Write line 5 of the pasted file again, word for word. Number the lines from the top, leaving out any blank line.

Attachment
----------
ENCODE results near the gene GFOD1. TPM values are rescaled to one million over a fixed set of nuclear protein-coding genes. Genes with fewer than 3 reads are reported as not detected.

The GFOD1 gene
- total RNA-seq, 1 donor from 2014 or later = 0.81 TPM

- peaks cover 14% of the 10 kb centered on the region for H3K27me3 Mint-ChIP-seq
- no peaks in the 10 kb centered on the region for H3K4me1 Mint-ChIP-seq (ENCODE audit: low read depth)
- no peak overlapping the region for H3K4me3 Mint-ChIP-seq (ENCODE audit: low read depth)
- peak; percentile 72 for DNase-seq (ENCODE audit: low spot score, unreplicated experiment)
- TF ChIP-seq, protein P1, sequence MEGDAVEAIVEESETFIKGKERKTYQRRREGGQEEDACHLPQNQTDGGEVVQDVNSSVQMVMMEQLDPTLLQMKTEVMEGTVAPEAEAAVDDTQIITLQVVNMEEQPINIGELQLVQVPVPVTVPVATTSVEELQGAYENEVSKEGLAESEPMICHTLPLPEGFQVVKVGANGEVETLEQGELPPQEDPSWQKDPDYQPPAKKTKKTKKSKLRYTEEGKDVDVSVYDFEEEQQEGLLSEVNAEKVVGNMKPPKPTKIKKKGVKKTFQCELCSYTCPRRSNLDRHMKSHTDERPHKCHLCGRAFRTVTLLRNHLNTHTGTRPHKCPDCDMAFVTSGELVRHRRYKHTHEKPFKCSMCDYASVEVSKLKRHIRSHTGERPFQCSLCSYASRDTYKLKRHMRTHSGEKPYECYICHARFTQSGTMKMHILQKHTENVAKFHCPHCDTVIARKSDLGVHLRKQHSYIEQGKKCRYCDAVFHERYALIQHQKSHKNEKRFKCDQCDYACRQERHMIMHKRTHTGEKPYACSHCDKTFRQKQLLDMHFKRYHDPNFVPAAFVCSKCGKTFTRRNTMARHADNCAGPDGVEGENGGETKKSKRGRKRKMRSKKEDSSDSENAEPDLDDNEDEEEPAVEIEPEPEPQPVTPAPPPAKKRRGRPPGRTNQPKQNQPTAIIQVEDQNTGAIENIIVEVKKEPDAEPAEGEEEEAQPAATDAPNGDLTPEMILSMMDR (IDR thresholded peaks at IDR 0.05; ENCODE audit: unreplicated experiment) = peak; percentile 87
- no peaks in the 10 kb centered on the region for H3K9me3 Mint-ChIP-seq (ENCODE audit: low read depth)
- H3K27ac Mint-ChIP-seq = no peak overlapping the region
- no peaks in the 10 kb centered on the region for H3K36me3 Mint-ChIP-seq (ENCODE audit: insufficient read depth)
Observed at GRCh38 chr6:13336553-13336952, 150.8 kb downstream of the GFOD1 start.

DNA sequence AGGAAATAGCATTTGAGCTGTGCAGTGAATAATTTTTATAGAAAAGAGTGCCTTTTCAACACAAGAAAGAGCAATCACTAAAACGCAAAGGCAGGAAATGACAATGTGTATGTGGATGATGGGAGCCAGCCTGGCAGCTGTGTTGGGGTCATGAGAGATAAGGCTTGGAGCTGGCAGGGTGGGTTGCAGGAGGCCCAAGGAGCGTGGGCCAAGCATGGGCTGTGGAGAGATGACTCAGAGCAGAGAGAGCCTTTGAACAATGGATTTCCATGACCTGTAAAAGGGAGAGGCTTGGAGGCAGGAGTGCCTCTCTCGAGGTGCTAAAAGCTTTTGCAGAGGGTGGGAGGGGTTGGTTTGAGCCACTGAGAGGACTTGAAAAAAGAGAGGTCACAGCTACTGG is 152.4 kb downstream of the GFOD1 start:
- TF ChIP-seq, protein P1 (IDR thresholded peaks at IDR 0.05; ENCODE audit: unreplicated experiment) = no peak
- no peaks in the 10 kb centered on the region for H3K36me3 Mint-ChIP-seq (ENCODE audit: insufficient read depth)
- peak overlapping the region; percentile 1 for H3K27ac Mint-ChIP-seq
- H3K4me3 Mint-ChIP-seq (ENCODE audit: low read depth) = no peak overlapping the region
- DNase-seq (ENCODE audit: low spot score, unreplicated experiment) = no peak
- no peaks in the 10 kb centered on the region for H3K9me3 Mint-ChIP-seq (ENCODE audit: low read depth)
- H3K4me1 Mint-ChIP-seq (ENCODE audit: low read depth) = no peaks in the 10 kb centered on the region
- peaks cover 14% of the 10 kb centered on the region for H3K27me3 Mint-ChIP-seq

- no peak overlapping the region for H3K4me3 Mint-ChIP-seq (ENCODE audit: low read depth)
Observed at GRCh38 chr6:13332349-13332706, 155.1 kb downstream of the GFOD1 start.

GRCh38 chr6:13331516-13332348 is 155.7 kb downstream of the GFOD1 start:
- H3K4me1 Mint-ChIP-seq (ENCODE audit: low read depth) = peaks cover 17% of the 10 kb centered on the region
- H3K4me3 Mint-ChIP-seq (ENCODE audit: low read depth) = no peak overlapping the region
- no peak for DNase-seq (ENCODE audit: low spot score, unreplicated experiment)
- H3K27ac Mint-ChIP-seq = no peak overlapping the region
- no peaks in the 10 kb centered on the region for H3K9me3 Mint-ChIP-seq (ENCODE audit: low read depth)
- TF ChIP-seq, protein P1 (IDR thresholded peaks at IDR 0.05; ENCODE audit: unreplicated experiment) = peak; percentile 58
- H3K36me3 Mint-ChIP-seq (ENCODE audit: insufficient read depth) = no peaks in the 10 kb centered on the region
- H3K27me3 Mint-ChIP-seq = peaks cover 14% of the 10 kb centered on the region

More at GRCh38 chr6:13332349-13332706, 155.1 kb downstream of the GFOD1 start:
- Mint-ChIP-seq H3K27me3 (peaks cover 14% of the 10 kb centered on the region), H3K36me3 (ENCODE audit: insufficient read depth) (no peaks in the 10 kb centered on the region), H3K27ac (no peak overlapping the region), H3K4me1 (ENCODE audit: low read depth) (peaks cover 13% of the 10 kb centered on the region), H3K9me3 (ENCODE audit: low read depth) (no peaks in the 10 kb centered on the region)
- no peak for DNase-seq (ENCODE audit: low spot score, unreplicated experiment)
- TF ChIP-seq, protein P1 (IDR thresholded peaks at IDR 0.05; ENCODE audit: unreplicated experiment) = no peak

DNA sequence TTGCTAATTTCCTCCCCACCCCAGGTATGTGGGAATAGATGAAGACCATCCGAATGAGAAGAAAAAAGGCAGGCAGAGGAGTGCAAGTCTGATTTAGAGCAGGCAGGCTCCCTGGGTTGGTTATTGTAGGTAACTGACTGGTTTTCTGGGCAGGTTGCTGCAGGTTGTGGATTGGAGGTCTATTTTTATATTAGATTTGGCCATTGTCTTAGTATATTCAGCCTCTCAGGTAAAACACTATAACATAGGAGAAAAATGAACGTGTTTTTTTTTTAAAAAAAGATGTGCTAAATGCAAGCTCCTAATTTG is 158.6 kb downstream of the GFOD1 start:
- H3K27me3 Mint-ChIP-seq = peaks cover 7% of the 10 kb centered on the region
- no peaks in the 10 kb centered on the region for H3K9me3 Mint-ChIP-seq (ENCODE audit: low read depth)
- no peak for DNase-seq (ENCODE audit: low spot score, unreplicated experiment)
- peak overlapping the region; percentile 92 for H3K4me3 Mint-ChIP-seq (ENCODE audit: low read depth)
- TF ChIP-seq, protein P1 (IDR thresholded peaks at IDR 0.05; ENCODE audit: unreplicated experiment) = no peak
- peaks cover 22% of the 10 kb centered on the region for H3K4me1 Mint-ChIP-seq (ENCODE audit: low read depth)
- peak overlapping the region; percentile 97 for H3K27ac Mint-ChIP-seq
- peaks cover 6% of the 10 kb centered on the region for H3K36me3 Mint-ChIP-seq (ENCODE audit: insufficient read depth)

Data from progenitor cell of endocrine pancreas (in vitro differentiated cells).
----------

- no peaks in the 10 kb centered on the region for H3K4me1 Mint-ChIP-seq (ENCODE audit: low read depth)